AMD fabricated its initial Athlon chips using 0.25-micron design rules. In November, 1999, the company shifted to new fabrication facilities that enabled it to build the Athlon with 0.18-micron design rules.
Table 5.18 summarizes the features of the AMD Athlon line.
For multiprocessor applications, AMD adapted the core logic of the Athlon chip with bus control circuitry meant for high-bandwidth transfers. These chips are specifically aimed at servers rather than desktop computers. Table 5.19 summarizes the AMD offerings.
To take on Intel’s budget-priced Celeron chips, AMD slimmed down the Athlon to make a lower-priced product. Although based on the same logic core as the Athlon, the Duron skimps on cache. Although it retains the same 128KB primary cache, split with half handling data and half instructions, the secondary cache is cut to 64KB. As with the Athlon, however, both caches operate at full core logic speed. The smaller secondary cache reduces the size of the silicon die required to make the chip, allowing more Durons than Athlons to be fabricated from each silicon wafer, thus cutting manufacturing cost.
The basic architecture of the Duron core matches the Athlon with three integer pipelines, three floating-point pipelines (which also process both 3DNow! and Intel’s MMX instruction sets), and three instruction/address decoders. Duron chips even share the same 0.18-micron technology used by the higher-priced Athlon. For now, however, Durons are restricted to lower speeds than the Athlon line and have not benefited from AMD’s higher-speed 266MHz system bus. All Durons use a 200MHz bus.
During development AMD used the code name Spitfire for the Duron. The company explains the official name of the chip as “derived from the Latin root durare, meaning ‘to last’ and on, meaning ‘unit.'” The root is the same as the English word durability. Table 5.20 summarizes the characteristics of the AMD Duron line.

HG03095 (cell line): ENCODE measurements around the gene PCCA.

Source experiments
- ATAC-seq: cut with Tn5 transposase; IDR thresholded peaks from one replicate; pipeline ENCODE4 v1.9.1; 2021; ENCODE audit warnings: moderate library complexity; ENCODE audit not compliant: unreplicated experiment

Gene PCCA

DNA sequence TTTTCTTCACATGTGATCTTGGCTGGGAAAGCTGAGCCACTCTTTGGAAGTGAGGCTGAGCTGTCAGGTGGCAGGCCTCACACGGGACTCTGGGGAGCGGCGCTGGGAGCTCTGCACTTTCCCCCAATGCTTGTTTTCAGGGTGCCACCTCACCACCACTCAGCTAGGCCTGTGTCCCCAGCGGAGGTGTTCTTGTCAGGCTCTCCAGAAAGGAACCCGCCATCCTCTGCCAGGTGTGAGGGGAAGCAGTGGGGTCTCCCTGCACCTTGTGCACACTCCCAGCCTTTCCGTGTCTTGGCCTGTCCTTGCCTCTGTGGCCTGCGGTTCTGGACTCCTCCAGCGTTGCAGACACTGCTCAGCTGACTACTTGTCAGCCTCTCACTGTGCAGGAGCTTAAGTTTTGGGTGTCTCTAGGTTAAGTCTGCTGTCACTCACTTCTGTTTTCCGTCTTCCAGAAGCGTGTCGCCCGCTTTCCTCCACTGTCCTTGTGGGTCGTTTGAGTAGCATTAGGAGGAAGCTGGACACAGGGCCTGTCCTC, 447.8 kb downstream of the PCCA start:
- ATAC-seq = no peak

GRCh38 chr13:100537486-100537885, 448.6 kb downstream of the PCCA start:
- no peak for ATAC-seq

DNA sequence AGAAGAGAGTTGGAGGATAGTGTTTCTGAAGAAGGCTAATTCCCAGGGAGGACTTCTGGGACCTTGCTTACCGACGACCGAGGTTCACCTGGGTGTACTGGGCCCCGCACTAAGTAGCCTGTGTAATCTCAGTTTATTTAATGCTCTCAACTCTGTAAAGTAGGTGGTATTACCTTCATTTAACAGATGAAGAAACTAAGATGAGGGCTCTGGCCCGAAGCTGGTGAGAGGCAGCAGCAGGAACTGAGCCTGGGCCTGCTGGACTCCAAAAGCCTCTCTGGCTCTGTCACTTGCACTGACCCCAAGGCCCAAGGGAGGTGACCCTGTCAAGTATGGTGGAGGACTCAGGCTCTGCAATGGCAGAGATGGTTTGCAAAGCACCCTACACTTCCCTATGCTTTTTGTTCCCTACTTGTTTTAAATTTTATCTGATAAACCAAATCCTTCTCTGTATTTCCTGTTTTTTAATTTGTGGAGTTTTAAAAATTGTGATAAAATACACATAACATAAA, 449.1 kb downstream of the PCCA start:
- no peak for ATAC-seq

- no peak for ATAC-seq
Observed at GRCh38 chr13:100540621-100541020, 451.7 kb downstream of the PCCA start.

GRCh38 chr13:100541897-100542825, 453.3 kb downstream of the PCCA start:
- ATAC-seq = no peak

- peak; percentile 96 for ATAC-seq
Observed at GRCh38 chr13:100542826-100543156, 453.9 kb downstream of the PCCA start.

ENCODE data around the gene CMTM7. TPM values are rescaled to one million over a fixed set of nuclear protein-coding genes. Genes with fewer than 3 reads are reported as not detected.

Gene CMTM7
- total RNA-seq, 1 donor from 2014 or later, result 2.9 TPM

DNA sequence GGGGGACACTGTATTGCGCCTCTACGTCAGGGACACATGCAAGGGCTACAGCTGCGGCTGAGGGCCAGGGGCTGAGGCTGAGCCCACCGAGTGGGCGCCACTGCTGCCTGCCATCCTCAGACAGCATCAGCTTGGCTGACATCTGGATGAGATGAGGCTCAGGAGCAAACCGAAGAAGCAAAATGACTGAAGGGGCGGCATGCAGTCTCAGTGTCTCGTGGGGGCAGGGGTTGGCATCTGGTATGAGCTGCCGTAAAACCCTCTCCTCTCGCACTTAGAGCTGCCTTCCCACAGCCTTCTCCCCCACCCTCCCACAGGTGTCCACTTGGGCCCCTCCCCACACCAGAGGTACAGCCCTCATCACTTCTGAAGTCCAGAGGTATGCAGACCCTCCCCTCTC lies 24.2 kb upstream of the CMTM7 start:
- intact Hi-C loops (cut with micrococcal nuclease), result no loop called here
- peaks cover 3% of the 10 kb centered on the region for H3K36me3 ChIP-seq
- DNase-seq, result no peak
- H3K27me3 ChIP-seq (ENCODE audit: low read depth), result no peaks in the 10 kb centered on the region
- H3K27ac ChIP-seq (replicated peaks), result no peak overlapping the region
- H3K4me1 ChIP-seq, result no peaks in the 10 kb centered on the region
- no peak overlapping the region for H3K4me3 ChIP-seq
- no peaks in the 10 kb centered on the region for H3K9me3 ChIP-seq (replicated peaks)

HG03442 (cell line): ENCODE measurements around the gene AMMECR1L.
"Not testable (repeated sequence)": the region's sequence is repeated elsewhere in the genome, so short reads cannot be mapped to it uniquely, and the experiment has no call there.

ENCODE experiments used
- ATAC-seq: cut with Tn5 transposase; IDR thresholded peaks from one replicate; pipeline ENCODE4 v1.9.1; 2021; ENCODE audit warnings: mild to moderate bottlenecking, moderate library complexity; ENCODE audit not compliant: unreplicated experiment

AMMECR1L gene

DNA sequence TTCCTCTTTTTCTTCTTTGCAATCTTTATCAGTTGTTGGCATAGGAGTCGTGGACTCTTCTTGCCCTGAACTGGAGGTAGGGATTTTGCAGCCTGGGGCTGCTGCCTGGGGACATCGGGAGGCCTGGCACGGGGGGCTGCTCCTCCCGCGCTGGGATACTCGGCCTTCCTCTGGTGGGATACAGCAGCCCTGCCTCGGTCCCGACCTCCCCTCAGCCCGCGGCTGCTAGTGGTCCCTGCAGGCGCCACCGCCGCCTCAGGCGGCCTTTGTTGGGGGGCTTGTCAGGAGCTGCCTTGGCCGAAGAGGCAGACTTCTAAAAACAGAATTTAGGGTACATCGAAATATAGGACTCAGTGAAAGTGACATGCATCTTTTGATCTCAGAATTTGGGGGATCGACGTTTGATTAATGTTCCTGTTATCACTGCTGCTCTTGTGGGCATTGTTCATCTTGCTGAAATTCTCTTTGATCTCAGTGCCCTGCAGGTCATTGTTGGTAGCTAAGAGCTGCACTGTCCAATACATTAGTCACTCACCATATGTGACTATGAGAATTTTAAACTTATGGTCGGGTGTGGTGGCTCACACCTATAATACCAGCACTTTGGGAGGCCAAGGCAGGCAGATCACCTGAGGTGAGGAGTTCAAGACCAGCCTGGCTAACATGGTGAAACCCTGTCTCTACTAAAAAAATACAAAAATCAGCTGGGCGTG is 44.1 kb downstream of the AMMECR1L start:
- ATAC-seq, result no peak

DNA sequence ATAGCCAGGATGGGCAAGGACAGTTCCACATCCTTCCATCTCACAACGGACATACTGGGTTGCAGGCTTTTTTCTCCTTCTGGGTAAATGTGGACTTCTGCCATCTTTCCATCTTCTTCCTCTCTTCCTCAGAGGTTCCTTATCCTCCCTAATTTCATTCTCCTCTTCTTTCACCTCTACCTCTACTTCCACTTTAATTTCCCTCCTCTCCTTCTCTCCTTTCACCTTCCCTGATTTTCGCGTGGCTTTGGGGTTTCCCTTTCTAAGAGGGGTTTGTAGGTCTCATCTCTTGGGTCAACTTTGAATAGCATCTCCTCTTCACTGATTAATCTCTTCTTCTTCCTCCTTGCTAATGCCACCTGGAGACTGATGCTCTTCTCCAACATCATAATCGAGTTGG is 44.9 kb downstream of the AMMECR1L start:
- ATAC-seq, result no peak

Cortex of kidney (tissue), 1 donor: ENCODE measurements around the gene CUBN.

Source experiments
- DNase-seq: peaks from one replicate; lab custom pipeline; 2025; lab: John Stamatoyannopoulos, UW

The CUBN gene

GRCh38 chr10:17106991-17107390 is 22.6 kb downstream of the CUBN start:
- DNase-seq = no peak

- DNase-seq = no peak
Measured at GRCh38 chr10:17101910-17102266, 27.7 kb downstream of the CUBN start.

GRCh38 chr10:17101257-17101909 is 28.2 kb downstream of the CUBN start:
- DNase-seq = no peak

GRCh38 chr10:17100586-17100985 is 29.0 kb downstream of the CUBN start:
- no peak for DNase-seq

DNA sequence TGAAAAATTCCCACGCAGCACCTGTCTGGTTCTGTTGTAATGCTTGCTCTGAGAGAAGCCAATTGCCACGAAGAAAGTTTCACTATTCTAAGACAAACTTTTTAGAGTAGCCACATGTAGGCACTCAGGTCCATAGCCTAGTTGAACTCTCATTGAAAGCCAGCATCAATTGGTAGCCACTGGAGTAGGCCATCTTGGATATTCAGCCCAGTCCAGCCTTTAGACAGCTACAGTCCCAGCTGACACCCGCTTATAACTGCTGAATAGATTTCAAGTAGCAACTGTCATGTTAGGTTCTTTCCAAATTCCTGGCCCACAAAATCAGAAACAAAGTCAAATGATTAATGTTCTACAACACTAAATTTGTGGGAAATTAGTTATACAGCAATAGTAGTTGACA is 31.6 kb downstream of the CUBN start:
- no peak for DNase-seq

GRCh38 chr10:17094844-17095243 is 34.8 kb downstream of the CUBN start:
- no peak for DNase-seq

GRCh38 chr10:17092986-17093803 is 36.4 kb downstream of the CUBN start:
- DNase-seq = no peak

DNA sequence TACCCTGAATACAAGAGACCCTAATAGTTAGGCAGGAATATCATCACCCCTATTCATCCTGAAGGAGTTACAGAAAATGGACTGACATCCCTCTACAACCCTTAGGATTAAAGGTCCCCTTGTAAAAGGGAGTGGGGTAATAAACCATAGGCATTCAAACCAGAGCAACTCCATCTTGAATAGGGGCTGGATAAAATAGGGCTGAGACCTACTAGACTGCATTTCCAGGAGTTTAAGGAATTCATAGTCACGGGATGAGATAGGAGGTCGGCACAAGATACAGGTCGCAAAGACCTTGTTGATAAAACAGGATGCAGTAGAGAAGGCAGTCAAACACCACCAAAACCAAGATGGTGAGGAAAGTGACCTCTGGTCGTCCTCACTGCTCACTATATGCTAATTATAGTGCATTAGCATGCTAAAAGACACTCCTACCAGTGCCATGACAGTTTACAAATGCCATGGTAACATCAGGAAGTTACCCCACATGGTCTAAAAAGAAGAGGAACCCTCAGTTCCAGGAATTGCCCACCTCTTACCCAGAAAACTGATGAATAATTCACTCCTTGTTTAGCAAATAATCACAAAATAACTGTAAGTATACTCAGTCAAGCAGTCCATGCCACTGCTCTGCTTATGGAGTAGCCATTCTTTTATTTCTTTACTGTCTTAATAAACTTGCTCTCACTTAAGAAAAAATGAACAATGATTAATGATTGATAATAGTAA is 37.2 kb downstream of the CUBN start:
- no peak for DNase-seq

As with its desktop processors, AMD has two lines of chips for portable computers, the Athlon and Duron, for the high and low ends of the market, respectively. Unlike Intel, AMD puts essentially the same processors as used on the desktop in mobile packages. The AMD chips operate at the same low voltages as chips specifically designed for mobile applications, and AMD’s desktop (and therefore, mobile) products all use its power-saving PowerNow! technology.
The one difference: AMD shifted to 0.13-micron technology for its portable Athlon XP while the desktop chip stuck with 0.18-micron technology. Table 5.21 summarizes AMD’s Mobile Athlon product line.
As with desktop chips, the chief difference between AMD’s Mobile Athlon and Mobile Duron is the size of the secondary cache—only 64KB in the Duron chips. Table 5.22 summarizes the Mobile Duron line.
AMD chose the name Opteron for what it calls its eighth generation of microprocessors, for which it has used the code-name Hammer during development. The Opteron represents the first 64-bit implementation of Intel architecture, something Intel has neglected to develop.